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Open Access research with a European policy impact...

The Strathprints institutional repository is a digital archive of University of Strathclyde's Open Access research outputs. Strathprints provides access to thousands of Open Access research papers by Strathclyde researchers, including by researchers from the European Policies Research Centre (EPRC).

EPRC is a leading institute in Europe for comparative research on public policy, with a particular focus on regional development policies. Spanning 30 European countries, EPRC research programmes have a strong emphasis on applied research and knowledge exchange, including the provision of policy advice to EU institutions and national and sub-national government authorities throughout Europe.

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The interaction of chromium (VI) with macrophages : Depletion of glutathione and inhibition of glutathione reductase

Lalaouni, A. and Henderson, C.J. and Kupper, C. and Grant, M.H. (2007) The interaction of chromium (VI) with macrophages : Depletion of glutathione and inhibition of glutathione reductase. Toxicology, 236 (1-2). pp. 76-81. ISSN 0300-483X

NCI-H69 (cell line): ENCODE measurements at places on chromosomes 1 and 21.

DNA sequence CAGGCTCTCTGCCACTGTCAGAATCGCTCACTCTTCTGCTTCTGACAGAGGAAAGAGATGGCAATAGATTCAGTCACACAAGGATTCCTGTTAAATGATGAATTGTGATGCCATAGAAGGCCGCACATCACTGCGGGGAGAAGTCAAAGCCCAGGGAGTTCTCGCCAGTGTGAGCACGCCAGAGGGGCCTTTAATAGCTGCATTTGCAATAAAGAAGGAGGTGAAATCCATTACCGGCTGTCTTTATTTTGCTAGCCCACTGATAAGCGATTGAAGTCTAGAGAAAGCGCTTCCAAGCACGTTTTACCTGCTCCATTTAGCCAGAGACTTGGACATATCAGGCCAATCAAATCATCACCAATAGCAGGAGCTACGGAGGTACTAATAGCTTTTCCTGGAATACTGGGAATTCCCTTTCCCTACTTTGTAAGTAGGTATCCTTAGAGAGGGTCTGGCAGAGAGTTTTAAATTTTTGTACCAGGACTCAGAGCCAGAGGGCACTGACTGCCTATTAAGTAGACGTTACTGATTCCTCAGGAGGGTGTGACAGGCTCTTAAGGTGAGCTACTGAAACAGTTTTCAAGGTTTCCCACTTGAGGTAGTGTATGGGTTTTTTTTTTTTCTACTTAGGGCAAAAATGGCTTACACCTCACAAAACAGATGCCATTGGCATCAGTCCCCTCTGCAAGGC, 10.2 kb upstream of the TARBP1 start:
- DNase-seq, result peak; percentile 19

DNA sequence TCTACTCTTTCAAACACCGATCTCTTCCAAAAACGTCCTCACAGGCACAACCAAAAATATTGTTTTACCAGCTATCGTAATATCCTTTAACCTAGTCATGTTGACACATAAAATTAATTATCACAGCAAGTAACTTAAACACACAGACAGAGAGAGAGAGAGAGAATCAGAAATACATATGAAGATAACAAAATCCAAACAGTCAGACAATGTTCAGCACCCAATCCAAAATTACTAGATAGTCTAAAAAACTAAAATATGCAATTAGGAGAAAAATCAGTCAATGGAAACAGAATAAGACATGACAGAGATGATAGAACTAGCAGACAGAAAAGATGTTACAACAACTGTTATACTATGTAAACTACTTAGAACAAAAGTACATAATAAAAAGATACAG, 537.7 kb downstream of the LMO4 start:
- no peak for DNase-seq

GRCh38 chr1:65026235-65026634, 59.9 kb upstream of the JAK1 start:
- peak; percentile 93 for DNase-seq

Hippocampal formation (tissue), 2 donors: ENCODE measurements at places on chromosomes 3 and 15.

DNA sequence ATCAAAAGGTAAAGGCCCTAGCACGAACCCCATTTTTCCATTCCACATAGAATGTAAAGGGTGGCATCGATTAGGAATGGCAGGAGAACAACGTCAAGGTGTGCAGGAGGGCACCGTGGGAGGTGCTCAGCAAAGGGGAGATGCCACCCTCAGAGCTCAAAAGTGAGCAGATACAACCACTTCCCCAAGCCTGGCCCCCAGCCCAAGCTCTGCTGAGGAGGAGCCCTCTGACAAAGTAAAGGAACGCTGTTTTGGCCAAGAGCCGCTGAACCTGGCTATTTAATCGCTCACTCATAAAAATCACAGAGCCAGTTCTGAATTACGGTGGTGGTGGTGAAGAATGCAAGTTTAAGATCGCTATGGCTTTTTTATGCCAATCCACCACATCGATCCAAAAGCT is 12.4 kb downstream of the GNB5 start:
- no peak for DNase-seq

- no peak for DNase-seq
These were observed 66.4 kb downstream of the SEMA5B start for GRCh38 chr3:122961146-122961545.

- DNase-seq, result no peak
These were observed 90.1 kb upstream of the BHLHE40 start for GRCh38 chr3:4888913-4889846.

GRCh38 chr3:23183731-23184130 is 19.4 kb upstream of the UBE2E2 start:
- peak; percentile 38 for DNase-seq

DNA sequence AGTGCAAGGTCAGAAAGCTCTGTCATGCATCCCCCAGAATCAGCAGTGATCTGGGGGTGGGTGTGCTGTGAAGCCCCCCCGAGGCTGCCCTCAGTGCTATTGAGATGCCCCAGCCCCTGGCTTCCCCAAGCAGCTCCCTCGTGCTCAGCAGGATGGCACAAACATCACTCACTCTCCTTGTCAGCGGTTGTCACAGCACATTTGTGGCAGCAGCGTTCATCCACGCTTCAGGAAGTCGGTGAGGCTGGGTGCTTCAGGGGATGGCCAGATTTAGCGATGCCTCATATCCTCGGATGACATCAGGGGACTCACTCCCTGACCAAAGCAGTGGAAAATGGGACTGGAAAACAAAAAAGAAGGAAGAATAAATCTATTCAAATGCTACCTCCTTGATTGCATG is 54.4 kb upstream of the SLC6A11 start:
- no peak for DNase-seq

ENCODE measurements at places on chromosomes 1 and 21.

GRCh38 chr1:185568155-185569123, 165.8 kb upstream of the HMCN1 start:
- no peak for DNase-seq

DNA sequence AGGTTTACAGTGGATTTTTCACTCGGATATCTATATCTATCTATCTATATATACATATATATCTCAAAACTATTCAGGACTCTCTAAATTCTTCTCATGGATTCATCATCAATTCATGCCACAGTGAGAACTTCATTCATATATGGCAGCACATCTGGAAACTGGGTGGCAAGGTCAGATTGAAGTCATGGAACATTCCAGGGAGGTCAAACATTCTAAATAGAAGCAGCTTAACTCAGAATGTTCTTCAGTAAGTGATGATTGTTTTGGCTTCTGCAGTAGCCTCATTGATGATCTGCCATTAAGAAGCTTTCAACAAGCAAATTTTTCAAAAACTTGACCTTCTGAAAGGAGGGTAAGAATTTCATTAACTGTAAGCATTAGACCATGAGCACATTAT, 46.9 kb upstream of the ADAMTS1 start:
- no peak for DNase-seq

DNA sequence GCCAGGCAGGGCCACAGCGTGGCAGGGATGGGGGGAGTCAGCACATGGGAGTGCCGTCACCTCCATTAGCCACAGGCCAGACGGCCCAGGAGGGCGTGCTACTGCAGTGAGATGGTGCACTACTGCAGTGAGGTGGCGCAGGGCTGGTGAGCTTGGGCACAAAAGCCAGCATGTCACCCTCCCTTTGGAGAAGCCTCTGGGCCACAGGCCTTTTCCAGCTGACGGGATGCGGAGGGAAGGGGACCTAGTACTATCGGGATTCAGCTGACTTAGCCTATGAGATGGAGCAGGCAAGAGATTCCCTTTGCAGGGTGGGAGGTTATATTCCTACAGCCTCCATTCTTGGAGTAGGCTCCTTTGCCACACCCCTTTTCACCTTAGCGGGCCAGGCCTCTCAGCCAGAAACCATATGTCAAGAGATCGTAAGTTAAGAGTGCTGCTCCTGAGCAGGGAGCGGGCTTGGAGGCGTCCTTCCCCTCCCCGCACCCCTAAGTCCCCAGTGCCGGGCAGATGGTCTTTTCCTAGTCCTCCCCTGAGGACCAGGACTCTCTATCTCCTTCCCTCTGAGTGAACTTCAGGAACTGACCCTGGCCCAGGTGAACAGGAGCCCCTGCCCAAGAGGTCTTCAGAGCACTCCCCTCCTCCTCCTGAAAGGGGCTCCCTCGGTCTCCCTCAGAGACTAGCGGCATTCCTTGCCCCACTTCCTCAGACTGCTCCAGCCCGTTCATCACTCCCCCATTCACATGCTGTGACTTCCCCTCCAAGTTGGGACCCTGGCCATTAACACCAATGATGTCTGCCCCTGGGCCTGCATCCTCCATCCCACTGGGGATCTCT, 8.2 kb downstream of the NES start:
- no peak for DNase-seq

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Abstract

There are reports of alterations in the number and functions of the cells of the immune system in patients with metal-on-metal (MOM) orthopaedic implants. These effects have been correlated with elevated chromium levels in the patients' blood. We have investigated the interactions of clinically relevant concentrations of Cr VI with macrophages in vitro, and the mechanisms responsible for its toxicity. Cr VI causes a concentration dependent decrease in macrophage viability above 1 microM as measured by the MTT and Neutral Red assays. This falls well within the range of circulating chromium serum concentrations measured in patients with MOM. Intracellular reduced glutathione (GSH) levels fall as a result, and most of the loss (86%) is accounted for by oxidation to the dimer, GSSG. Prior depletion of GSH does not sensitise the cells to Cr VI toxicity, implying that it is not involved in protecting the cells against the effects of Cr VI. During the metabolism of Cr VI, glutathione reductase activity is inhibited. In contrast, the activities of catalase and superoxide dismutase are not significantly altered. Prior inhibition of glutathione reductase activity protects against the toxicity of Cr VI to a significant extent, suggesting that it reduces Cr VI to a toxic metabolite.